Who’s tainted the phrase coalition of the willing? The members of said coalition, who banded together to rid Afghanistan of the Taliban and Iraq of Saddam Hussein? Or those who snickered at that effort and now demand that we leave the people of those two countries to the mercies of terrorists? It’s the fetishists of multilateralism who have made intervention in places like Burma so unlikely. After years of demanding that America shrink her geopolitical influence, retract from the world, and leave “sovereign” states to their own devices, their best plan for international crisis management is to embarrass China into being a kindly neighbor? China! The nation underwriting the massacre in Darfur!

“Think of it as the true test of the Western humanitarian impulse,” Applebaum writes. A much truer test would call upon one to overcome petty and satisfying postures in order to save lives.

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Time to Invade Burma?

Today, the United Nations World Food Program suspended the shipment of relief supplies to Burma, also known as Myanmar. The country had been ravaged by Cyclone Nargis on Saturday.

The suspension was prompted by the Burmese junta’s seizure of supplies that the agency had already sent. “All of the food aid and equipment that we managed to get in has been confiscated,” said the UN’s Paul Risley. “For the time being, we have no choice but to end further efforts to bring critical needed food aid into Myanmar at this time.”

Previously, the government blocked almost all disaster assistance offered by the international community, including the United States. According to official statistics, almost 23,000 have died. Shari Villarosa, the top U.S. diplomat in Rangoon, says the toll may have already exceeded 100,000.

The UN says the flights will resume tomorrow, but we do not know whether they will in fact be allowed to land. Yet at this moment we are sure of this: Burmese are dying only because their government, which insists on handling disaster assistance itself, has proven utterly incapable of doing so. Bernard Kouchner, the French foreign minister, has therefore raised the possibility that the United Nations invoke its “responsibility to protect” and deliver aid to Burmese citizens without their government’s permission. Such an action would save lives, but it probably would trigger conflict with the militant regime. So the issue arises: Is the world willing to invade Burma?

Invade? The international community cannot “protect” the Burmese people from a military government without employing military means. The United Nations, of course, is not prepared to use force. So Burmese by the tens of thousands will perish.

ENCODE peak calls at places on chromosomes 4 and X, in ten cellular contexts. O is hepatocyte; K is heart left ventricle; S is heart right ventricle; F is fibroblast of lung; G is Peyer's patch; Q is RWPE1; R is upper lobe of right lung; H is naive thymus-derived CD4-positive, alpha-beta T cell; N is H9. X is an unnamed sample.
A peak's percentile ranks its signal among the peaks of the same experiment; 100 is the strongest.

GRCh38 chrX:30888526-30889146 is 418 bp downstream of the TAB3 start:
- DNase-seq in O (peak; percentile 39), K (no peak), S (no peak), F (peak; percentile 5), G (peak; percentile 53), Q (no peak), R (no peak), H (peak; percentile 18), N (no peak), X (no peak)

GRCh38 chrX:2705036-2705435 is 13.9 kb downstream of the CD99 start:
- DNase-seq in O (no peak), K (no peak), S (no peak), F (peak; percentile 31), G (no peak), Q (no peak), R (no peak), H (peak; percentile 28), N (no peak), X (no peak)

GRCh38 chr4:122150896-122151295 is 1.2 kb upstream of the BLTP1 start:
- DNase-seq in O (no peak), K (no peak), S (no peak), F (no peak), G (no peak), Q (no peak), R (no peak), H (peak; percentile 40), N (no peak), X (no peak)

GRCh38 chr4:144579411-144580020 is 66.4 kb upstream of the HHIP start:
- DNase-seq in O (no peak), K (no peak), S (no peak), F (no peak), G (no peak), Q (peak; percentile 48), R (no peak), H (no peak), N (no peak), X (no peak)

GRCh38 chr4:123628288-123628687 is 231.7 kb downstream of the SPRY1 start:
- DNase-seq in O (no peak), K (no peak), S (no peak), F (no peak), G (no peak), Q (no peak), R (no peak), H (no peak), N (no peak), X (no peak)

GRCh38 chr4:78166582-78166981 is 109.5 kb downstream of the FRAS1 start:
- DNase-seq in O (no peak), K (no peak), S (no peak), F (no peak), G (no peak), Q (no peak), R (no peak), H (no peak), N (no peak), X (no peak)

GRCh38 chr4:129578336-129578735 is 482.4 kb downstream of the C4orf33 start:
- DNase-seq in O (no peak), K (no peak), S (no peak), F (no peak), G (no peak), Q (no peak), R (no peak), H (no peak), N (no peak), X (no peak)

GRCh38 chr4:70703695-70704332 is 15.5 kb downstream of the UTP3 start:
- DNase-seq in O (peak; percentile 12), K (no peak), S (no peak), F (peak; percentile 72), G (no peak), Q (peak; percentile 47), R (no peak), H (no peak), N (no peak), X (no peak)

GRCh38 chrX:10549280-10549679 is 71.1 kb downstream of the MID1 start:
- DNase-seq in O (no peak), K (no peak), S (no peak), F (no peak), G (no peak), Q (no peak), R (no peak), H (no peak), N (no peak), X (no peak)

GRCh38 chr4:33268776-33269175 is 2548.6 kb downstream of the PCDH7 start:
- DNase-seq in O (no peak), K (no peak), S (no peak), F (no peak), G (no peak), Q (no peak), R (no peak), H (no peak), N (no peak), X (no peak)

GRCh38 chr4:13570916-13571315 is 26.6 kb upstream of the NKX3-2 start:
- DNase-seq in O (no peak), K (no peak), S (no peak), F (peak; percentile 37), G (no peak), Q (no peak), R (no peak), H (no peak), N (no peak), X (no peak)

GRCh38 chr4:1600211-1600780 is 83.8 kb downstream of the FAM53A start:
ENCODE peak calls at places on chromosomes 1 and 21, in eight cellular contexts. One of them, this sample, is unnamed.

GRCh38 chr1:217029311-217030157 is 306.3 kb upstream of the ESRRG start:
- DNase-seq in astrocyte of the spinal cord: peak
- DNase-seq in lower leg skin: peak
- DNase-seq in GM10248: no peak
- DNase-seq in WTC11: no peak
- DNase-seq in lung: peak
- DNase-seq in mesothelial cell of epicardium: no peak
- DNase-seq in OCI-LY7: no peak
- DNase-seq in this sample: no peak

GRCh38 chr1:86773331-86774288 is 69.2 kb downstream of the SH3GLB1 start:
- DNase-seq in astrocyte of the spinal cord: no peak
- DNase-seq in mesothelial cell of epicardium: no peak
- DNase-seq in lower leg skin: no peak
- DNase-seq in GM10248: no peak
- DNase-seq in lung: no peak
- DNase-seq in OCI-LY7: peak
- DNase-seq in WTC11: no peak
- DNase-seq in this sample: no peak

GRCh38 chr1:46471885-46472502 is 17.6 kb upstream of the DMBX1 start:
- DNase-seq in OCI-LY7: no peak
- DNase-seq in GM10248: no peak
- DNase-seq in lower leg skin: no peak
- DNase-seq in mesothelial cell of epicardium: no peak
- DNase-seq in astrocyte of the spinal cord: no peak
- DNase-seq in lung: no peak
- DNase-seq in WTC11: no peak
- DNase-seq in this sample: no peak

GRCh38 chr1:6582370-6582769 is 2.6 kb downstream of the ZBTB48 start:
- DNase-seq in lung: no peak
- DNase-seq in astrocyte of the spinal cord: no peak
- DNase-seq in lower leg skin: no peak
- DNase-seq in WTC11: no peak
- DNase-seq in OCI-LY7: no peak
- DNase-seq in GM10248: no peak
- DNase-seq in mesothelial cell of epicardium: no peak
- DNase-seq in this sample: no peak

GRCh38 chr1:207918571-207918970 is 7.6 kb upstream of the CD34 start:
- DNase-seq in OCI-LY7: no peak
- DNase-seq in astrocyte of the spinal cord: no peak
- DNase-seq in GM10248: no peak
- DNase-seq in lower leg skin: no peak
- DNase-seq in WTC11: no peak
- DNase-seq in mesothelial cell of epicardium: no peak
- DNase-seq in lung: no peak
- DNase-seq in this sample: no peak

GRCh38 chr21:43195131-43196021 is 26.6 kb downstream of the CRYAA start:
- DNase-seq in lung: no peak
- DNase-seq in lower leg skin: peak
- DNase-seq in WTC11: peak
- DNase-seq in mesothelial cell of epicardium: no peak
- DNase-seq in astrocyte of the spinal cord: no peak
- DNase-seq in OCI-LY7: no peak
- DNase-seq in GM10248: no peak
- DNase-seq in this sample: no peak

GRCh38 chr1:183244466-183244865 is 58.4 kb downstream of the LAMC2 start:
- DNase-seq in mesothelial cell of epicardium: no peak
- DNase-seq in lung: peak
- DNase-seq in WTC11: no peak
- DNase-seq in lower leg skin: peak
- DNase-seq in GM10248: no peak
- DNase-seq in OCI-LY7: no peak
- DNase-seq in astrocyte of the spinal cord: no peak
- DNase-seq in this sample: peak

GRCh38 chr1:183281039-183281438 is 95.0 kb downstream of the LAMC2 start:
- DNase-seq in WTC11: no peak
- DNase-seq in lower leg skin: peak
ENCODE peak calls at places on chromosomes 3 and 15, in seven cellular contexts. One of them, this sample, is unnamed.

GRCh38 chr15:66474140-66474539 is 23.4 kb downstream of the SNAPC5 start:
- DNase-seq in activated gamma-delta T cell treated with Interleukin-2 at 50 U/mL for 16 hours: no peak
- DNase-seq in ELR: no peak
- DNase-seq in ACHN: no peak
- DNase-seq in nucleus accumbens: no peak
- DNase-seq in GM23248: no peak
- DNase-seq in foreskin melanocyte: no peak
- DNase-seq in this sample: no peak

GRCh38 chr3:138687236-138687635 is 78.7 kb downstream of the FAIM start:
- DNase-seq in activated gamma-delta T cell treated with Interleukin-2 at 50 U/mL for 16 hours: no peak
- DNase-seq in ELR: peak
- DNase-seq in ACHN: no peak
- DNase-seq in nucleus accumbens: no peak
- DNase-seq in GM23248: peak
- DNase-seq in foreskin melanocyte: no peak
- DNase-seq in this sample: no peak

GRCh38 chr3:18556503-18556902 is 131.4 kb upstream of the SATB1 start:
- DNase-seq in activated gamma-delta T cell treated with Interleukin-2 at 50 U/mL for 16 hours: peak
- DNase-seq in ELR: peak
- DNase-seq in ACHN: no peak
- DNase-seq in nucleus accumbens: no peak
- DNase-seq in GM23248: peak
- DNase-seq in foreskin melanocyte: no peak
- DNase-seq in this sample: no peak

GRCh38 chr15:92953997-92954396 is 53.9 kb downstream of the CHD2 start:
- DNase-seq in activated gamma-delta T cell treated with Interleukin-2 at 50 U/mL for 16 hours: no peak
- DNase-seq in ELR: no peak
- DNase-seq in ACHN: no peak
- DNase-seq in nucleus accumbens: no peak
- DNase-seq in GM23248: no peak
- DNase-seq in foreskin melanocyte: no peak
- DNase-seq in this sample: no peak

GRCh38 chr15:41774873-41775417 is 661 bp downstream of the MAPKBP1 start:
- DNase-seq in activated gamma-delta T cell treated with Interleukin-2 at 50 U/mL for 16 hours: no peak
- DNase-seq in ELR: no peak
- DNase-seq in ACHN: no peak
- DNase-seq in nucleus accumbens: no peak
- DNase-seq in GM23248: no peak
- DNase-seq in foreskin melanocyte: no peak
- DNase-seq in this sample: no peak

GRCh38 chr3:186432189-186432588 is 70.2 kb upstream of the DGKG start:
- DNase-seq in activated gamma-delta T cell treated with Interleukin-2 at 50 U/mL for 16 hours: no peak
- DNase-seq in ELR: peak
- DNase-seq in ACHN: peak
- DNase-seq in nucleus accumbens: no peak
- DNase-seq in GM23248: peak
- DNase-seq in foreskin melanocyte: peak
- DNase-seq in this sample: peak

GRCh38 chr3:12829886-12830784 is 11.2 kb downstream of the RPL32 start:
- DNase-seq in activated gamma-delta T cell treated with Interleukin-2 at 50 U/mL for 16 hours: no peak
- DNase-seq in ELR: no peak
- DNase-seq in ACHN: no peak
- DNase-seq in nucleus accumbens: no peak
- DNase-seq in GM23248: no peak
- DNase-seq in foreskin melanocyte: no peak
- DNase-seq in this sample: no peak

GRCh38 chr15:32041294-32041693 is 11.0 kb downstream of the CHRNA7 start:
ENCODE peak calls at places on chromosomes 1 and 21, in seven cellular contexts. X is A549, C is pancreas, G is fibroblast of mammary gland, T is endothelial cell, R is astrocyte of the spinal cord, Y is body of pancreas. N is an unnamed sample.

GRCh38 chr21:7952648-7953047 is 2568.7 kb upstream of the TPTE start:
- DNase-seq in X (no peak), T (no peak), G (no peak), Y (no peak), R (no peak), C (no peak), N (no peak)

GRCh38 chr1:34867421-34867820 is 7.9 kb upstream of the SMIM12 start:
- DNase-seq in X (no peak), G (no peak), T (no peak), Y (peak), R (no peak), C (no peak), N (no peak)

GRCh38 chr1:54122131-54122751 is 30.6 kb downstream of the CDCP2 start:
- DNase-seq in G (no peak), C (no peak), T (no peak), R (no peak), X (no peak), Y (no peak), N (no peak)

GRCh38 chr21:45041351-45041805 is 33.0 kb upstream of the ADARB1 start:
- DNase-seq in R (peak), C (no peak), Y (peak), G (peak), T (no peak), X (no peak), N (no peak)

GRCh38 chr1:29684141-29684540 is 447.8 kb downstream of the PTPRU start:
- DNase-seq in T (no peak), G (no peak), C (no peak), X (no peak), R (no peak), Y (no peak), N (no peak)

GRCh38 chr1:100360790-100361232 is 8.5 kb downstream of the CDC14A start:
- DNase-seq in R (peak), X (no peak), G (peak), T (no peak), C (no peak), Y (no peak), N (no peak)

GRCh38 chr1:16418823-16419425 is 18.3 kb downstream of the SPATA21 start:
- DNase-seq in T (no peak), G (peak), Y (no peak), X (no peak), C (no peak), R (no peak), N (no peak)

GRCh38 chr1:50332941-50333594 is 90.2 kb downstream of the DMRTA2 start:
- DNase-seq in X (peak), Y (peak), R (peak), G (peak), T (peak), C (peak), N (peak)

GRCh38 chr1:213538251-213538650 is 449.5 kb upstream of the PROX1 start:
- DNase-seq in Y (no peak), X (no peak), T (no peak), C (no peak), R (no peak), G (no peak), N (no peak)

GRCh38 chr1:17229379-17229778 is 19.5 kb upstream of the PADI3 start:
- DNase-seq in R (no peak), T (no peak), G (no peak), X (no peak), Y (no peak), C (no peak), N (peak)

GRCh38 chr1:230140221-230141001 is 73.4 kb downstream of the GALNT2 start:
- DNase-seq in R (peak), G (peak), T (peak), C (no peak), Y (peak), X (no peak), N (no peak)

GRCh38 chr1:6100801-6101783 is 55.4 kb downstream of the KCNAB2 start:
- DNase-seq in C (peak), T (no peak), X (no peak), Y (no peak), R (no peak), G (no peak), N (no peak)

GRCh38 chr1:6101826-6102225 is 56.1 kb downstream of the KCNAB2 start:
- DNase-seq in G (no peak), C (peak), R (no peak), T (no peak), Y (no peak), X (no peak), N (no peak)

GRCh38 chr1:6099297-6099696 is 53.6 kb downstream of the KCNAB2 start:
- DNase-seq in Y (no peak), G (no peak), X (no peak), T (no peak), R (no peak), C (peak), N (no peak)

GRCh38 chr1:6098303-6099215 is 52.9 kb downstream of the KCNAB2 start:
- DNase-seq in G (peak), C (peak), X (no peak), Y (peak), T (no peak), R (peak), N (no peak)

Of course, there are good reasons not to start a war against the junta this week. There are, for instance, tens of millions of other people who urgently need to be shielded from the tyrants who threaten their lives, and we cannot forcibly help all of them now. Yet even if the international community had the capability to do so, I doubt it is ready for dozens of simultaneous “interventions.” It’s not ready for even one. How do I know that? The United States undertook an obligation to protect the people of Iraq from the murderous Saddam Hussein. And we can see what the rest of the world now thinks of that.

Today, the United Nations World Food Program suspended the shipment of relief supplies to Burma, also known as Myanmar. The country had been ravaged by Cyclone Nargis on Saturday.

The suspension was prompted by the Burmese junta’s seizure of supplies that the agency had already sent. “All of the food aid and equipment that we managed to get in has been confiscated,” said the UN’s Paul Risley. “For the time being, we have no choice but to end further efforts to bring critical needed food aid into Myanmar at this time.”

Previously, the government blocked almost all disaster assistance offered by the international community, including the United States. According to official statistics, almost 23,000 have died. Shari Villarosa, the top U.S. diplomat in Rangoon, says the toll may have already exceeded 100,000.

The UN says the flights will resume tomorrow, but we do not know whether they will in fact be allowed to land. Yet at this moment we are sure of this: Burmese are dying only because their government, which insists on handling disaster assistance itself, has proven utterly incapable of doing so. Bernard Kouchner, the French foreign minister, has therefore raised the possibility that the United Nations invoke its “responsibility to protect” and deliver aid to Burmese citizens without their government’s permission. Such an action would save lives, but it probably would trigger conflict with the militant regime. So the issue arises: Is the world willing to invade Burma?

Invade? The international community cannot “protect” the Burmese people from a military government without employing military means. The United Nations, of course, is not prepared to use force. So Burmese by the tens of thousands will perish.

Of course, there are good reasons not to start a war against the junta this week. There are, for instance, tens of millions of other people who urgently need to be shielded from the tyrants who threaten their lives, and we cannot forcibly help all of them now. Yet even if the international community had the capability to do so, I doubt it is ready for dozens of simultaneous “interventions.” It’s not ready for even one. How do I know that? The United States undertook an obligation to protect the people of Iraq from the murderous Saddam Hussein. And we can see what the rest of the world now thinks of that.